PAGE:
Search Engine Optimization/Search Engine Marketing
* “People don’t watch TV ads any more,” said Brooks. They use TiVo or the remote control to bypass commercials. Same thing with print. He cited how a Washington, D.C., skin care spa regularly spent $495 on small print ads and acquired new customers for $111 each. Brooks’ applied Internet marketing techniques brought this down to $11 cost per acquisition.
* 83% of all companies do not have articulated Web strategies.
* For search engine optimization, think of the Yellow Pages model. Brooks called the Yellow Pages “the most successful marketing medium in the history of mercantilism.” The reason: They are category-organized and contain competitive information for consumers and businesses. When people look in the Yellow Pages for a product or service, they are very far along in the buying cycle, so conversion rates are huge. Example: It’s 100 degrees outside, your 80-year-old in-laws are down for the weekend and your central air conditioner is blowing hot air into the house. In the Yellow Pages you find a heating-air conditioning guy who will come over in 20 minutes, and you buy on the spot. Conversion is instantaneous. Translating this simple concept into search engine marketing—using hot-button keywords and having your company come up in the top 10 Google listings—is the name of the game and a highly complex task.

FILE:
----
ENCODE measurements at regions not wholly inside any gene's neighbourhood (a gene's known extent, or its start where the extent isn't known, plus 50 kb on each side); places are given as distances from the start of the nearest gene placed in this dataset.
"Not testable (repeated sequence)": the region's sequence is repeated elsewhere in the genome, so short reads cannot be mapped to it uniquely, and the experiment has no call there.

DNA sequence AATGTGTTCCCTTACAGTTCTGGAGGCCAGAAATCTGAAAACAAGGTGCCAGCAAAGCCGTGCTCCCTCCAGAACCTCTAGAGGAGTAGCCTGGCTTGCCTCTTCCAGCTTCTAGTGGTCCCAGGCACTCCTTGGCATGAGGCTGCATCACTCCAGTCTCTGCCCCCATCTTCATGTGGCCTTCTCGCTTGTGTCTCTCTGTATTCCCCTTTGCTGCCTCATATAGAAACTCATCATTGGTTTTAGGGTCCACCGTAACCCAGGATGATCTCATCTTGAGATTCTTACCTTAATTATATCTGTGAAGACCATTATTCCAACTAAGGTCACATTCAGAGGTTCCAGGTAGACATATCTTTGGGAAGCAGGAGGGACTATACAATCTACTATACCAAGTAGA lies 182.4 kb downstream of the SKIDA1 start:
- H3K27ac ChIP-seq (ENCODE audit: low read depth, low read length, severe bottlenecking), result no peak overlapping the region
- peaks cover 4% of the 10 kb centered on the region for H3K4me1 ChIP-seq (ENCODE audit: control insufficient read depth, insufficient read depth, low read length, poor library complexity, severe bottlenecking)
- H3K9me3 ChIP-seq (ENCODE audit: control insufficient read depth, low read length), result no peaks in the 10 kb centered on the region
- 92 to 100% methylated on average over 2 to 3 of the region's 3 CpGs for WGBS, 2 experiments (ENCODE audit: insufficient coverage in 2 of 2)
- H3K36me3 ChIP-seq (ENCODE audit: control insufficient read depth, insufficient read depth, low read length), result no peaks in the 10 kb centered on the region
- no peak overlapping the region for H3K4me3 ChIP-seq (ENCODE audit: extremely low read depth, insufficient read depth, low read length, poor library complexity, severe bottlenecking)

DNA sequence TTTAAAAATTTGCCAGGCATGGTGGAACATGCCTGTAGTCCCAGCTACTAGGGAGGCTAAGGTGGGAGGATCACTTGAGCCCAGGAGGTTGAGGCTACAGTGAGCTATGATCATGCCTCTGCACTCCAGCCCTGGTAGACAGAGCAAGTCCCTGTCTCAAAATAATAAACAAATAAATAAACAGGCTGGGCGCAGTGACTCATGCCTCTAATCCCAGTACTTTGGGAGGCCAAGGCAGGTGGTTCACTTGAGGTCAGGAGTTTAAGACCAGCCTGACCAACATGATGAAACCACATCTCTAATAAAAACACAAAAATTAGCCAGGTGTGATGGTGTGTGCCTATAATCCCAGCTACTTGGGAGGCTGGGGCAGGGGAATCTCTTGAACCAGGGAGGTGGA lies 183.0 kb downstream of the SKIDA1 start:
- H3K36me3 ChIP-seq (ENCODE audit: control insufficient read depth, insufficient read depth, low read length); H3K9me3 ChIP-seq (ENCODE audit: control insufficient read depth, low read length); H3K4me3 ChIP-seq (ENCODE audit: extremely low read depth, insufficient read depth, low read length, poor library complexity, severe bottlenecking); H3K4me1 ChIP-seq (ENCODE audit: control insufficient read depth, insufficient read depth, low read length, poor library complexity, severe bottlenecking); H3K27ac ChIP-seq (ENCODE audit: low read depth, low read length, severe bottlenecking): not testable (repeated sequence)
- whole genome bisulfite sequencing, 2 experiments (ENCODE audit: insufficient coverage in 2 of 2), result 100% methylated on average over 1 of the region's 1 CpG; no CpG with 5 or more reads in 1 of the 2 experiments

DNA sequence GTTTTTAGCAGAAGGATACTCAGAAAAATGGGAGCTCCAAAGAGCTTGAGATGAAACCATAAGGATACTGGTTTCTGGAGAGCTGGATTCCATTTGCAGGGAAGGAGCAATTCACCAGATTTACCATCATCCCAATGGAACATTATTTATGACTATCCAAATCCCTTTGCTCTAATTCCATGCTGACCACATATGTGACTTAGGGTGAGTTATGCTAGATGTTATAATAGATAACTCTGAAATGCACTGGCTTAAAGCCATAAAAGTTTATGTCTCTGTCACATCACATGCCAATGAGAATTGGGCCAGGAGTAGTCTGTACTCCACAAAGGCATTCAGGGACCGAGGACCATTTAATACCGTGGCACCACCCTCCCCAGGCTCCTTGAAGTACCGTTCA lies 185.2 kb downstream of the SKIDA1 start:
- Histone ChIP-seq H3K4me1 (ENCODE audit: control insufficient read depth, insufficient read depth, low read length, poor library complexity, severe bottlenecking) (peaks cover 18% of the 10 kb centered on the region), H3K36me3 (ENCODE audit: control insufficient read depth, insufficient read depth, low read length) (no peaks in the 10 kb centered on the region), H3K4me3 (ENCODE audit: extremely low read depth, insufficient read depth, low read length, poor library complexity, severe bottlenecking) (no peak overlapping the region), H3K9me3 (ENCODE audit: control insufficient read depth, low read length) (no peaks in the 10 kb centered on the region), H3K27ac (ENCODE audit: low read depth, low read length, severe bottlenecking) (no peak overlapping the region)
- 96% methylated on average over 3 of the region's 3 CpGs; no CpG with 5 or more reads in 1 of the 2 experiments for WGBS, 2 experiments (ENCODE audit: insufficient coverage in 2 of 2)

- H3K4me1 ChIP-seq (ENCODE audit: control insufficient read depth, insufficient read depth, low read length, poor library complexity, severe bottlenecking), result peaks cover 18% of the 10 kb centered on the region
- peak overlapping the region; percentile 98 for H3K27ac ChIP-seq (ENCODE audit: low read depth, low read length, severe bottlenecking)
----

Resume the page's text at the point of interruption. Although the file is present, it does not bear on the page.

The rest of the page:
* It takes a minimum of three to six months, very hard work and many hours to get ranked.
* It’s imperative to understand how spiders work. Spiders are programs that crawl all over the Web, automatically sucking up stories and URLs and adding them to the giant, ever-expanding encyclopedia of Internet content. Ranking criteria: relevancy, freshness of content and unique value. If spiders detect one or more of these, they will be back every three days. If nothing new shows up for a while, they come back every 10 days. If still nothing new, they don’t come back at all. Spiders recognize words—ideally profitable keywords—not images. Flash is death on a landing page; if it takes eight seconds to load, forget it. For spiders to return, it is imperative to create keyword-focused content—pages with 250 words of copy. That means you should create at least one press release a quarter and ideally one a month. Write a blog. Become a member of a forum or community that gets readers back to your site. (But avoid overt contextual plugs.) If you can get people to mention your site and include a hyperlink, that is an implied testimonial. Spiders like that lots.